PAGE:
This South Coast circuit bridges Dharawal and Yuin Country, weaving from Wollongong down its string of surf beaches, performing a pirouette around Nowra and Jervis Bay, before cruising south to Ulladulla. Do less but see more as you move at a relaxed pace down the coast, exploring sleepy seaside settlements, devouring freshly shucked oysters and investigating quiet swathes of beach and bushland.

Here’s our picks for where to eat, drink, explore and stay, so you can make the most of a weekend along this special tract.


Kneading Ruby, Wollongong
It’s a little over an hour’s drive from Sydney to Wollongong, so you can roll out of bed late and still make it to Kneading Ruby in time for lunch. Ease into the weekend with a couple of wood-fired pizzas. The crusts are blistered and the toppings generous. The kitchen turns out seasonal plates and local seafood, too – think charred cauliflower or oysters served with grapes and limoncello. The wine list dances between Italian and Australian drops. Don’t miss the Ms Ruby cocktail made on jalapeño-infused Seacliff vodka by Wollongong’s Headlands Distilling Co.

Stoic Brewing, Gerringong
Drive 40 minutes down the coast to Gerringong where Stoic Brewing has you sorted for a relaxed afternoon of tasting craft beers. For a small 1000-litre brewhouse, father and son team Steve and Andrew Prosser turn out a large selection of brews, ranging from a very approachable lager to flowery ales and experimental sours. Curate your own tasting paddle from the day’s tap line-up, which may include one or more ciders made with hand-picked apples. Pack a growler (or some tins) for the road. Food trucks park out front on weekends and there’s often live music, too.

Paperbark Camp, Jervis Bay
Point your wheels towards stunning Jervis Bay and ideal sleeping quarters in a bush retreat that somehow manages to feel down-to-earth and luxurious at the same time. The safari-style canvas tents are raised up among the eucalyptus and paperbark treetops for greater nature immersion. There’s a king-size bed, solar-powered lighting, sun lounges on the deck and an open-air bathtub. The on-site restaurant plates up sustainable, regionally focused food, featuring native ingredients like finger lime and saltbush.


Jim Wild’s Oysters, Greenwell Point
This oyster shack goes by the motto: nothing fancy, just fresh. But it’s a stunner of a spot to slurp down a platter of salty bivalves. The family-run oyster farm has been doing its thing on the foreshore of the Crookhaven River since 1979. Watch the team at work or take a seat at one of the riverside tables to enjoy a dozen Sydney rock or Pacific oysters. They’ll shuck them for you, maybe grill them, or you can take some to go. There’s usually Australian prawns and local black fish, too.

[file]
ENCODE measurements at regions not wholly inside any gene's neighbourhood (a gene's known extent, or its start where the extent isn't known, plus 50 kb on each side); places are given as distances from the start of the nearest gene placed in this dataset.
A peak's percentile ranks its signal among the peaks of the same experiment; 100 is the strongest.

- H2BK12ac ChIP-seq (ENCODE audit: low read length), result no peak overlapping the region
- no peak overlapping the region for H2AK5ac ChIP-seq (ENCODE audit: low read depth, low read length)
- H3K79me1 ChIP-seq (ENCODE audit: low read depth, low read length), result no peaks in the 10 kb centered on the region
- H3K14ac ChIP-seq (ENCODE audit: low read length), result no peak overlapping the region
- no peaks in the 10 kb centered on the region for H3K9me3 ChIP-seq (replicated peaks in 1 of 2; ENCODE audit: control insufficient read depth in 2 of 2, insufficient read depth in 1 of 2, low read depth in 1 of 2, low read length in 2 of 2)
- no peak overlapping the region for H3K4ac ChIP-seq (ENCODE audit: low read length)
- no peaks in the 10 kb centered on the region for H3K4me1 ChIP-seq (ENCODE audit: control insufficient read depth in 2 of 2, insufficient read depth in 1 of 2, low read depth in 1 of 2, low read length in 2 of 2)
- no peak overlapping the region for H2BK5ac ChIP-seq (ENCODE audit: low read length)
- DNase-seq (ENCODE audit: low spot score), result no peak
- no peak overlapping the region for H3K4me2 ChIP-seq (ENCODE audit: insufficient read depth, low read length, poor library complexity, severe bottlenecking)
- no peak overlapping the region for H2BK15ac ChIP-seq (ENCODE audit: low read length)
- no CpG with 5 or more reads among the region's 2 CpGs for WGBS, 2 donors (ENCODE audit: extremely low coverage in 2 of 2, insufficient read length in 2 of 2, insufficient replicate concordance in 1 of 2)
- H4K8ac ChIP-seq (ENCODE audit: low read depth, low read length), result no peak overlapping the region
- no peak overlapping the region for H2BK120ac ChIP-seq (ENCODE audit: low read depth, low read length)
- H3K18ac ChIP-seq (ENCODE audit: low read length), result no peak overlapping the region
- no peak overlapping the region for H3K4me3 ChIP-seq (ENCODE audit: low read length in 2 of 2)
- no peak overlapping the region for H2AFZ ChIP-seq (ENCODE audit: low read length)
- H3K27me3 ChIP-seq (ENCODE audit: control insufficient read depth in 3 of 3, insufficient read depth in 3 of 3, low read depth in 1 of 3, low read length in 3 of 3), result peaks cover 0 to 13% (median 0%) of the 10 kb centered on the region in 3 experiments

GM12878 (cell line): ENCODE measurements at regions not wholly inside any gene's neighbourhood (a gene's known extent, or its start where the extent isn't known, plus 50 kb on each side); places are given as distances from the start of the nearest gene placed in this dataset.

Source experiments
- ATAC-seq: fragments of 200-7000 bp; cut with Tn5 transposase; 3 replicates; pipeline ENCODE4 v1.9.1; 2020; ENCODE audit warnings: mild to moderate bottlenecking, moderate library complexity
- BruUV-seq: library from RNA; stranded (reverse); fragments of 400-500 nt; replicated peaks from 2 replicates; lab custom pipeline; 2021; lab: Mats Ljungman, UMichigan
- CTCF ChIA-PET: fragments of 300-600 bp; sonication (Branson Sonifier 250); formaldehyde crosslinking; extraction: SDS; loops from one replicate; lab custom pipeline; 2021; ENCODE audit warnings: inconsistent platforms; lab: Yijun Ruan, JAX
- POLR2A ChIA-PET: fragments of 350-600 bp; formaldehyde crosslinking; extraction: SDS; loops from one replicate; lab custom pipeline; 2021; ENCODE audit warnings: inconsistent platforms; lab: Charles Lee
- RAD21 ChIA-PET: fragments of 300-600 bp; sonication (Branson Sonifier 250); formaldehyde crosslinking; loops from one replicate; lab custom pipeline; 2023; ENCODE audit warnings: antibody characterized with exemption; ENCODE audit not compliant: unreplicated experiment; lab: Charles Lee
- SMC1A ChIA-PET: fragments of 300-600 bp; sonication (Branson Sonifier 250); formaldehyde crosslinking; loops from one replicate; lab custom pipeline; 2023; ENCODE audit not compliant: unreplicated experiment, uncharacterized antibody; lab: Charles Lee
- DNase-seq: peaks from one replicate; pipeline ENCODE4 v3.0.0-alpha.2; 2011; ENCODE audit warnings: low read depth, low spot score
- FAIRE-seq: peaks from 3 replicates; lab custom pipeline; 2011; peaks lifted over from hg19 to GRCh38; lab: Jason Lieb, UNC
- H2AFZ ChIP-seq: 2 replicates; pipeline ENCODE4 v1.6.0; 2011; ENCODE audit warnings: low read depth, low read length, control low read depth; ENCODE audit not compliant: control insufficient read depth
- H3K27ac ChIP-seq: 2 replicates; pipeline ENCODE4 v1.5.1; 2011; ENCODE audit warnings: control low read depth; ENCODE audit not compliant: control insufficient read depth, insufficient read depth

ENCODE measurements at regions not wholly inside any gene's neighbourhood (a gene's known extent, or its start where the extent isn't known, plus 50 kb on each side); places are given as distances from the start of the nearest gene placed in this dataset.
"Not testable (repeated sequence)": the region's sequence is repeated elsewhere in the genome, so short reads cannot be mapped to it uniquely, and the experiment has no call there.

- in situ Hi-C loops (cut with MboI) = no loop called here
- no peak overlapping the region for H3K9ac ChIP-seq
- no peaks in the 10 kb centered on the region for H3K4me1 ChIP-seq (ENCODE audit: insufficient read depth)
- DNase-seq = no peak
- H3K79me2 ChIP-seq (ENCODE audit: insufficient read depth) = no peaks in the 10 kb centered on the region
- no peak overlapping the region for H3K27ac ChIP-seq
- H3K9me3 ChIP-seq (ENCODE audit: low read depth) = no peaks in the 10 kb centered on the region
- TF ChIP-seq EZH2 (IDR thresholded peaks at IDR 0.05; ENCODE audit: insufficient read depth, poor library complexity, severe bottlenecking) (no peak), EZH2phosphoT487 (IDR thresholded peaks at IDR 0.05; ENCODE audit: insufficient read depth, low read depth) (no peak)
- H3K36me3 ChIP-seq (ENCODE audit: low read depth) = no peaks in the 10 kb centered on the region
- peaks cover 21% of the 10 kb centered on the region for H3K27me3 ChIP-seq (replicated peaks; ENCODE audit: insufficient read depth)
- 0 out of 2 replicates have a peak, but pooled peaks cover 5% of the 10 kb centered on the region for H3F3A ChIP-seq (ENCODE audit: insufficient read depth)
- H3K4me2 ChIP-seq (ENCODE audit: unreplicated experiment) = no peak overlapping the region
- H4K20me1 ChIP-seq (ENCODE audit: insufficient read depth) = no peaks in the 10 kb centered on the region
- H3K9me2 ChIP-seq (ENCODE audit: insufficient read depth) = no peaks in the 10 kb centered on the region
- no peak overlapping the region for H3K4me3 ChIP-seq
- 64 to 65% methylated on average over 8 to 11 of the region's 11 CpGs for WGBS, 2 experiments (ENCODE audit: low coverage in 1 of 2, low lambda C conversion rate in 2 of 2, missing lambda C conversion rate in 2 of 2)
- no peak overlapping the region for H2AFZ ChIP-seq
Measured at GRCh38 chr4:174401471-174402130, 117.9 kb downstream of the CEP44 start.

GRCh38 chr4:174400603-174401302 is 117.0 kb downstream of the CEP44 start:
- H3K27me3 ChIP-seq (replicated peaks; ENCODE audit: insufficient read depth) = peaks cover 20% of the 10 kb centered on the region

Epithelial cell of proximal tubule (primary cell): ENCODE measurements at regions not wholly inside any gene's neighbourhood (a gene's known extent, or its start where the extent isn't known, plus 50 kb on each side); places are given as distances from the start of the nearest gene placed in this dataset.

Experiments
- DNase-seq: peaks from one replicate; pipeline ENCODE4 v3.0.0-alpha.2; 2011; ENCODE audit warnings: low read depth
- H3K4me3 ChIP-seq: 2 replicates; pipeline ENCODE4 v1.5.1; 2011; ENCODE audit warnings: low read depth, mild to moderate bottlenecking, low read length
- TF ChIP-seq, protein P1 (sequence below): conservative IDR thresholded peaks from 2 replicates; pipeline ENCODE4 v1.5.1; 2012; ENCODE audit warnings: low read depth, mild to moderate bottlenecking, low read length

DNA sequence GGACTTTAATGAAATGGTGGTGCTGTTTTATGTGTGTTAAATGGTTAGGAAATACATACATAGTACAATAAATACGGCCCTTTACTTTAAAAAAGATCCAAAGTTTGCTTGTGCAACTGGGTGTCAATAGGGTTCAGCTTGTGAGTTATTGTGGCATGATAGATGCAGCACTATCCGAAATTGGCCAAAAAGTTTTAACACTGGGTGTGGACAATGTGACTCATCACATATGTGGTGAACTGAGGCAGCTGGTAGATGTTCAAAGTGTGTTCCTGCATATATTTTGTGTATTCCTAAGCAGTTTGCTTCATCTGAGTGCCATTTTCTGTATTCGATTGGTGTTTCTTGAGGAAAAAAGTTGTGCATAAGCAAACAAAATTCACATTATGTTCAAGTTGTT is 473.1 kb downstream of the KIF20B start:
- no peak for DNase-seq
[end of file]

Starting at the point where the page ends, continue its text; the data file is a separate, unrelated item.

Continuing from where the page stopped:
Bomaderry Creek Regional Park, Nowra
Lunch done, spend a couple of hours walking the Bomaderry Creek Regional Park. From the picnic area, head out on Mossy Gully track to reach the start of the She-Oak crossing trail. This four-kilometre, two-hour loop weaves through cool shaded rainforest, over the gently flowing creek, through a hidden gorge with looming sandstone outcrops and via rock pools. Spot birdlife like the threatened glossy black cockatoo and wildflowers like the Bomaderry zieria, which is only found here. You're likely to also see important Dharawal cultural sites such as axe-grinding grooves and rock shelters.

Gwylo, Mollymook Beach
Just north of Ulladulla, chef Matt Upson is peddling Asian street eats and spice-soothing drinks to a very non-coastal tempo. He worked under Cheong Liew, Simon Bryant and Maggie Beer, before opening a couple of venues of his own – including the popular Tallwood, where Gwylo now stands. The name? As a young chef working in Malaysia, he earned the nickname Gwai lo, or ghost man. The moniker stuck and so did his love of fiery cuisines. The menu here canters from Hibachi-grilled Malay chicken and pot stickers with tosazu sauce to the house special fried rice and a coconut curry with Jervis Bay mussels among the larger plates. Beat the heat with a cocktail, sake or the restaurant’s own hazy ale, brewed with Dangerous Ales Brewery in nearby Milton.

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